Pangman: Peter's been on most of the recent ones. John, I have not yet recorded with, although I'm fairly certain that that is something that will happen in the next record. Glenn has been on the last couple of them. I think Peter's probably the longest colleague. “Fit as a Fiddle” [the song that opens New]: that a reference to your needing to have a double lung transplant?

I'd been through some trials and tribulations with my own health, and so when I got feeling good again, it renewed my vigour and I felt, “Have some fun! You don't know how long you're here for, so have some fun!"
– Alex Pangman

Pangman: [Laughs ruefully] Yes, I think so. That was the other thing about New, that I had new lungs as well. The timeline was I got the lung transplant in about August or September [of 2013] and then I had a celebratory vacation to New Orleans in the December, and then in March [2014] we were down there making a record.

And it was kind of like “You know what? I've always wanted to make a record in New Orleans. I feel fit, as a fiddle! Why don't I just do that? Have a little fun! Seize the day!”

And also kicking it off with a positive song is always a good thing. But it was definitely inspired by my state of health going into this session. I do feel fit as a fiddle.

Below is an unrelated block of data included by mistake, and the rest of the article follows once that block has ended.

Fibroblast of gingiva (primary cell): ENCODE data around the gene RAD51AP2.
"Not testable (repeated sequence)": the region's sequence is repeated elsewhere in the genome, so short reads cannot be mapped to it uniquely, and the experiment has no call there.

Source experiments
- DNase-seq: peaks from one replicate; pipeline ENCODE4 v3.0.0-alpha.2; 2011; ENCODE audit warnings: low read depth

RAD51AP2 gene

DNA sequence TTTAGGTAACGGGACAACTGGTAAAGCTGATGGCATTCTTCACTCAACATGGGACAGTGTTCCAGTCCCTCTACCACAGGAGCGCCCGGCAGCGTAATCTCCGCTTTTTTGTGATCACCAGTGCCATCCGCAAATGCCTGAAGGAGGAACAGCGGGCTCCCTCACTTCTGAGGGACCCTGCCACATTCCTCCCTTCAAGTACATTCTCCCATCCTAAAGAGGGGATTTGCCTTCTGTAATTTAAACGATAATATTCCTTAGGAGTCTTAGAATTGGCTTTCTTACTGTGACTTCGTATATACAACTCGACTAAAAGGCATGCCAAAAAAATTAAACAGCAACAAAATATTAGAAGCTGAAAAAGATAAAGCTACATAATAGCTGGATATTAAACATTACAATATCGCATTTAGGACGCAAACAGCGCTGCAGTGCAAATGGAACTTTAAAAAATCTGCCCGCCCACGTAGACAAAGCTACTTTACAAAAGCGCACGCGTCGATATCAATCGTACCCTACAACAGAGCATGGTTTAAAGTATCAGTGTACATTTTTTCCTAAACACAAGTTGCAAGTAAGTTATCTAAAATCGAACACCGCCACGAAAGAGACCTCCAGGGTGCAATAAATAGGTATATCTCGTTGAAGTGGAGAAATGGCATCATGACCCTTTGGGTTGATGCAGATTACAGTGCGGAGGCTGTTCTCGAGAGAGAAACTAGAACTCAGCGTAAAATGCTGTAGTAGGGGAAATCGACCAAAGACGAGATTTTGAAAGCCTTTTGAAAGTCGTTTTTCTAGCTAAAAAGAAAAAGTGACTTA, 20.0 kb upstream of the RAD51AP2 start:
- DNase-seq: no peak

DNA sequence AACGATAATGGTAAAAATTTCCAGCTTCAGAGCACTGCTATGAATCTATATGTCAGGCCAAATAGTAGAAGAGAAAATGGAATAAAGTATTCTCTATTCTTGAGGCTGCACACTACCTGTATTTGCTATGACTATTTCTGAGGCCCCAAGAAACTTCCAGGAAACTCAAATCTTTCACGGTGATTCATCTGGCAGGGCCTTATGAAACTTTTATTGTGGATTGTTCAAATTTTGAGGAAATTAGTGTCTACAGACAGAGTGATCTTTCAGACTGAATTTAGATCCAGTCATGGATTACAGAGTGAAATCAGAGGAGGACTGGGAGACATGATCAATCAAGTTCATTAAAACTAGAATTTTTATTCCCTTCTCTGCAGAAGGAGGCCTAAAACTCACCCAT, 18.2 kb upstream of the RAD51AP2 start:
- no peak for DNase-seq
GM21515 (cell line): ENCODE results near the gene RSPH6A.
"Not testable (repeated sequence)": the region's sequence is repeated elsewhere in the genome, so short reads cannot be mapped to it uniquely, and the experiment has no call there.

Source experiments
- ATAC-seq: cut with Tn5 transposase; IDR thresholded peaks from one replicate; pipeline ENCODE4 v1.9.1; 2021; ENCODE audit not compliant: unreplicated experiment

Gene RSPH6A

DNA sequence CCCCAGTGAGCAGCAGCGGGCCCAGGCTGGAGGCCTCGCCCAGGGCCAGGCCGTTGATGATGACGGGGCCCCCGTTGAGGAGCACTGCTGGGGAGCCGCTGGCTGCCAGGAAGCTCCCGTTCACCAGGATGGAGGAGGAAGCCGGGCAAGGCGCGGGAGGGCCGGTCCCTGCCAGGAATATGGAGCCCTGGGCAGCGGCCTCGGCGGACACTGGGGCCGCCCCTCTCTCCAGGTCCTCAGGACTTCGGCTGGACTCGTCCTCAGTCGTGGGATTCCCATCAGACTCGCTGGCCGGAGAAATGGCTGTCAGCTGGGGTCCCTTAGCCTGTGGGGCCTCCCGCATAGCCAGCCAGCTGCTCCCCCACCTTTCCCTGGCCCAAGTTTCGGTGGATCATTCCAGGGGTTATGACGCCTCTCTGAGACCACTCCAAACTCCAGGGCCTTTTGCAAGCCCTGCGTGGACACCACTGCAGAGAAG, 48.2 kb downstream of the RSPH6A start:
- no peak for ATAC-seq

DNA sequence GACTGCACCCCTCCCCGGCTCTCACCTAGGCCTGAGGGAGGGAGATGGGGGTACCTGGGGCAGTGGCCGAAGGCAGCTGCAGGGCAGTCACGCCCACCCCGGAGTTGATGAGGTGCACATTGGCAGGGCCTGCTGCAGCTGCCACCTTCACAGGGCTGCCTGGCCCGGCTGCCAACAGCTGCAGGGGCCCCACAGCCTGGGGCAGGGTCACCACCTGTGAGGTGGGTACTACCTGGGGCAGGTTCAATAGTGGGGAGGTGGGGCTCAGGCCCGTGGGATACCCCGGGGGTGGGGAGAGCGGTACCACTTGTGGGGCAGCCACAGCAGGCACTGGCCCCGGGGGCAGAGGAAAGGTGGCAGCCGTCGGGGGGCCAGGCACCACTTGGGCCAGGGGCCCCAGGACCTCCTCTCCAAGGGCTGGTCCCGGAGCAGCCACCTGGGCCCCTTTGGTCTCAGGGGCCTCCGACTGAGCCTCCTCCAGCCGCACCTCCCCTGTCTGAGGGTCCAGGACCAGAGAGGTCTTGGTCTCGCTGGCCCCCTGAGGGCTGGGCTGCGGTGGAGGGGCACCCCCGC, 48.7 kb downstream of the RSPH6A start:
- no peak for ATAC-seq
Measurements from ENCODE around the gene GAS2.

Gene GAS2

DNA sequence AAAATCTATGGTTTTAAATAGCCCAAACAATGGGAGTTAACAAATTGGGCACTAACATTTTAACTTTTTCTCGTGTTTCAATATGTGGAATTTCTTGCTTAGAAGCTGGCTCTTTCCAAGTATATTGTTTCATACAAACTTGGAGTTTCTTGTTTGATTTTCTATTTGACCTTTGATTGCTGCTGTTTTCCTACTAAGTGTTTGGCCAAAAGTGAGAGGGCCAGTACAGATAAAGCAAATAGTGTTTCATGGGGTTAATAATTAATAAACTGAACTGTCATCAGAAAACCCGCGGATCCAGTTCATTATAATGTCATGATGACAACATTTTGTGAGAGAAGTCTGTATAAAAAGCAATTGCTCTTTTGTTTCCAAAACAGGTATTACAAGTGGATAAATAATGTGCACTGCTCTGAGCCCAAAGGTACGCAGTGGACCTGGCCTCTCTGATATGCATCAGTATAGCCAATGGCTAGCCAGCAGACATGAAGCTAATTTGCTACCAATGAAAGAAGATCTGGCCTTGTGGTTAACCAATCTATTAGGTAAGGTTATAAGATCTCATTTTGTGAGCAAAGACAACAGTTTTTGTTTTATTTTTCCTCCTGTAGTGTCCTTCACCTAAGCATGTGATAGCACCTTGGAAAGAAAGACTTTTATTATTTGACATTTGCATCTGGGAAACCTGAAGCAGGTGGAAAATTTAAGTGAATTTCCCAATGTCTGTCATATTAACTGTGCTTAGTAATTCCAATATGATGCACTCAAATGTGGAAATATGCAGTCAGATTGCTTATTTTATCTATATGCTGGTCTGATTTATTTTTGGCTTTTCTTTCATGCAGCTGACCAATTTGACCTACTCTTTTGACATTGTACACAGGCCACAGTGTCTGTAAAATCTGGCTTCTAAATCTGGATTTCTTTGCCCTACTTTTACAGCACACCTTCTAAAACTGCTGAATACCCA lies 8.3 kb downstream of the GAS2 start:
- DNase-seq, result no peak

It certainly was very stressful, but the idea that, if I didn't have it I wouldn't be talking to you now, was totally apparent. Did the transplant affect how you sing or how you sound?

Pangman: Yes, I think positively. For one thing I'm not coughing any more and coughing is very hard on your throat. So I think I'm just a little bit more flexible. My voice is not always angry at me. I've got a lot more gas in the tank, I've got a lot more air that I can sing with. And a lot more control because I'm not always breaking down and coughing and wheezing.

It has been real nice to be able to actualize all the artistic ideas I have in my brain that sometimes were getting stuck before the transplant. I just couldn't make it happen with the material I had in my lungs. Why did you need the two lung transplants?

Pangman: I was born with cystic fibrosis, which is [caused by] a recessive gene. I got the recessive red hair, too. So it's just physically you always have sort of a lung infection all the time and that scars your lungs.